Meaning #3: Government help is the key to economic success
Given Obama’s worldview when it comes to economic/social justice, I have no doubt that what he intended to suggest was that people who are successful only achieved it because of help they received—directly or indirectly—through government programs.

To illustrate “help” he points to teachers, firemen, statesmen, and “investments” in roads and bridges. What do these have in common? Government. They are examples of people acting in a collective sense, rather than as individual participants in the non-political society. Most interpretations have missed this point—he is not talking about community in the general sense. He does not cite parents, friends, bosses or role-models. He doesn’t bring attention to supermarkets, cell phones or the computer. And he only mentions the internet insofar as the government had a role in its early development (which had nothing to do with what it looks like today, thanks to private enterprise).

Our president believes economic inequality is morally wrong because some people get “help” and others do not. For him, success is a game of chance and favors that should be leveled out by government. The role of the state, therefore, is to create and redistribute wealth and opportunity. It becomes our nurturing mother and our god.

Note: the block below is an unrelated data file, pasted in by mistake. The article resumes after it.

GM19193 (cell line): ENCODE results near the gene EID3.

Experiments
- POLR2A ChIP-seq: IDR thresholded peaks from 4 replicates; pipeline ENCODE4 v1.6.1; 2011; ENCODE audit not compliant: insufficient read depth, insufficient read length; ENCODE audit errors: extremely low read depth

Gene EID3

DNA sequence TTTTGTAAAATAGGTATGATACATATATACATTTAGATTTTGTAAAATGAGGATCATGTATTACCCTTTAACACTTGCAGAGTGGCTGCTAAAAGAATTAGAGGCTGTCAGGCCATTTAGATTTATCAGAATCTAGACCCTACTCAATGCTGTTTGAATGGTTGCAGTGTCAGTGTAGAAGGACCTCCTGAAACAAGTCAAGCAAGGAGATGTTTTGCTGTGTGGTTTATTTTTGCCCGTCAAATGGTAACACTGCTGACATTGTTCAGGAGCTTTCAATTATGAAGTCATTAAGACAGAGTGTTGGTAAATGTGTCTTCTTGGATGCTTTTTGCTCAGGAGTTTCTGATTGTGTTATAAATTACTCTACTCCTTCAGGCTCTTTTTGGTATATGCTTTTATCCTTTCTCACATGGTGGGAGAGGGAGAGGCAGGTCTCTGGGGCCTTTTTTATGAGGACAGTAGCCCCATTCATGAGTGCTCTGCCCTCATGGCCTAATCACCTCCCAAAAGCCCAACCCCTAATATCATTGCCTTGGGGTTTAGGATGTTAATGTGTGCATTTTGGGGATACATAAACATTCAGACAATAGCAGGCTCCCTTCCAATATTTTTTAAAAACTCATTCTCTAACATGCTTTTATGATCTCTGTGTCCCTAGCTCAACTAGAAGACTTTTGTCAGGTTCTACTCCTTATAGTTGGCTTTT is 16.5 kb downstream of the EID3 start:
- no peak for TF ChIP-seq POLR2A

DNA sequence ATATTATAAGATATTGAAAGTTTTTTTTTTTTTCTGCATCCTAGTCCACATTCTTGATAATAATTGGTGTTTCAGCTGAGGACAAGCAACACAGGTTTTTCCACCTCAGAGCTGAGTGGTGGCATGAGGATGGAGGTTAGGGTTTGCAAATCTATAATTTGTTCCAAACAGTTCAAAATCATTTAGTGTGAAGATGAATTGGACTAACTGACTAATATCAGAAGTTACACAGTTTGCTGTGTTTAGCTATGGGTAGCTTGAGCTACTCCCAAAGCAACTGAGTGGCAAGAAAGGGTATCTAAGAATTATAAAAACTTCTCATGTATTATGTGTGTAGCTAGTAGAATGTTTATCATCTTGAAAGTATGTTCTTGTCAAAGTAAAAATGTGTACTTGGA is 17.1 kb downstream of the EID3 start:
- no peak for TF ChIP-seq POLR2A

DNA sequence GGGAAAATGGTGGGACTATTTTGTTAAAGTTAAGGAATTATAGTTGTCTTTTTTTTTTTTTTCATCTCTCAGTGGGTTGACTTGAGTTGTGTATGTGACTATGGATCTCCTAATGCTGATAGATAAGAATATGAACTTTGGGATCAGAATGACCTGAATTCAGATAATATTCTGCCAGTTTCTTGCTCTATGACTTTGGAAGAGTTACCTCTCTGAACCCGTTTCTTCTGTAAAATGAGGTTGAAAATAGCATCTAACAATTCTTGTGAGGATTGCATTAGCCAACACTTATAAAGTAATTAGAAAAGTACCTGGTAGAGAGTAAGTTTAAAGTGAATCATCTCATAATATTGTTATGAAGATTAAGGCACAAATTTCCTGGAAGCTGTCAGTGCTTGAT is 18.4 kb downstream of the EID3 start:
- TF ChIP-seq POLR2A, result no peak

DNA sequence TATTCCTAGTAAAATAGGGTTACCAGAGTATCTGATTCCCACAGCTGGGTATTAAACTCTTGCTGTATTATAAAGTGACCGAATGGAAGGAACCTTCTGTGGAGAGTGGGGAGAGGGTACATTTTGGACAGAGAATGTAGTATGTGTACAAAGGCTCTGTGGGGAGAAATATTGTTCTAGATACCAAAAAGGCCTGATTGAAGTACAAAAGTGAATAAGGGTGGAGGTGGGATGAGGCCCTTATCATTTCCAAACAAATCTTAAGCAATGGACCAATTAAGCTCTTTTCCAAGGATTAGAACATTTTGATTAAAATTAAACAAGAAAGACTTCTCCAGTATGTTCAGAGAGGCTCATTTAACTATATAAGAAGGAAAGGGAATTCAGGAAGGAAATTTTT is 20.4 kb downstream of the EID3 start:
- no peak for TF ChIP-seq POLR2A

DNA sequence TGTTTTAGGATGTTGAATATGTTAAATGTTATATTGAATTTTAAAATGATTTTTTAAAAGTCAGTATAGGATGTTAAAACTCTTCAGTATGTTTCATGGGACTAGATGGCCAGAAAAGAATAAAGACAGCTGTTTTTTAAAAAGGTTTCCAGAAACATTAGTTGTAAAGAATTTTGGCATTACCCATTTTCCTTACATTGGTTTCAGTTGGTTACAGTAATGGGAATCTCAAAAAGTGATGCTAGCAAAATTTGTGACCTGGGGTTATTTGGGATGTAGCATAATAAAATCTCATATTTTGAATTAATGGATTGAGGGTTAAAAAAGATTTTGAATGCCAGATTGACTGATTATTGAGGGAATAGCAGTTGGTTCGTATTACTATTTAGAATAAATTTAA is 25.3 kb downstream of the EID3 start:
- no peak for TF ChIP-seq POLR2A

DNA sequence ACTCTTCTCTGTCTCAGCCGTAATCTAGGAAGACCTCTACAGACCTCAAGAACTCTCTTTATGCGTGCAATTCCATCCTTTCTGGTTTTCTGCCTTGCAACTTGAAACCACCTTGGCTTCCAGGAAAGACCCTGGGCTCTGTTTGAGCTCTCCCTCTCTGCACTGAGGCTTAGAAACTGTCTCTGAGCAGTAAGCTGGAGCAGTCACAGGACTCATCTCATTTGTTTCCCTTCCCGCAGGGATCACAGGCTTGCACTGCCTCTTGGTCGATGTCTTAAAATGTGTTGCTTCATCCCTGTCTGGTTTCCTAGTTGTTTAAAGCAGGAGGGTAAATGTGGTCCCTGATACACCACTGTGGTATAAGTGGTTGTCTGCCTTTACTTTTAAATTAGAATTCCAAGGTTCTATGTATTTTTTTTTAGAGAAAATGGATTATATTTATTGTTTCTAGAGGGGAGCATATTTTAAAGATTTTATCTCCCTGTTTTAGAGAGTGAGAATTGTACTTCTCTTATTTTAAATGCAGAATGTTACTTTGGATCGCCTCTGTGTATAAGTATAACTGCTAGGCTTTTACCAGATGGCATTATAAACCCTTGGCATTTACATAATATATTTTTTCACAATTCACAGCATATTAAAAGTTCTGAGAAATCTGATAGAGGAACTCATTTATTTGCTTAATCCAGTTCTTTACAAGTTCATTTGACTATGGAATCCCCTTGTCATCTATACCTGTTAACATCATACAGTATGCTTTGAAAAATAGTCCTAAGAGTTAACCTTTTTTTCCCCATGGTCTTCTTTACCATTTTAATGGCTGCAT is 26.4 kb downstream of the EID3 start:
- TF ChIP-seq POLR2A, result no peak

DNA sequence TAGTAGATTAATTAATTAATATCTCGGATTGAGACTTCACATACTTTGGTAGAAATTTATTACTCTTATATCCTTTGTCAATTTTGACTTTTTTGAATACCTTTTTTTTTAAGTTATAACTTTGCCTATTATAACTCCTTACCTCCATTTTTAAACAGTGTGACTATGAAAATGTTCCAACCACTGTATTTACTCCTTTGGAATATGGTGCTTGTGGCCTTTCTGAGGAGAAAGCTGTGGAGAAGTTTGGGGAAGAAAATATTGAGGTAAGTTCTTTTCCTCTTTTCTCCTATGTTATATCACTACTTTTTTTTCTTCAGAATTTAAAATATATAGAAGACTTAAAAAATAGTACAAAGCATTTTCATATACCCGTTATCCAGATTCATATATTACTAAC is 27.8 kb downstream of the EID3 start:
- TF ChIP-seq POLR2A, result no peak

After LBJ’s “Great Society” programs and four years of the Obama administration, America now has 1 person living off of government for every 1.25 people paying into it through private-sector work. Our government debt is now greater than the combined annual incomes of every American citizen. In fact, by 2016 we will have the 5th highest debt-to-GDP ratio in the world. I would say this president has been successful in bringing us closer to his vision of America, and he is campaigning on taking it further.


Update: Obama and his supporters have come out strong, attacking Republicans for taking his words out of context, and insisting that what he meant was that “we’re all in this together.” As I pointed out in this blog, there’s more to that than meets the eye. He has a very political understanding of what being “in this together” entails. This speech was about taxes and spending, not families and communities.

Is Price Gouging Immoral? Should It Be Illegal?

The folks at LearnLiberty.org are creating some excellent and rather entertaining videos on liberty and free markets. This short video shows how price gauging during an emergency—an act commonly viewed as inspired from the devil himself—is merely a function of the market finding a way to deliver goods to the people who need them most.

I heard a great EconTalk podcast a while back with Russ Roberts and Mike Munger on this very topic. Paradoxes like these are one reason I enjoy economics. The bigger reason is learning how to actually help people in need instead of making situations worse.

Every so often you run into a piece of news that epitomizes everything that is wrong with leftism. Today’s anecdote: a Chicago school has banned children from bringing their own lunches.

The reason is simple—the principal wants to “protect students from their own unhealthful food choices.” Let’s assume that means the parents too. Perhaps banning certain types of food was not far enough; people simply shouldn’t be allowed to make their own choices. It’s far preferable to restrict them only to the approved items.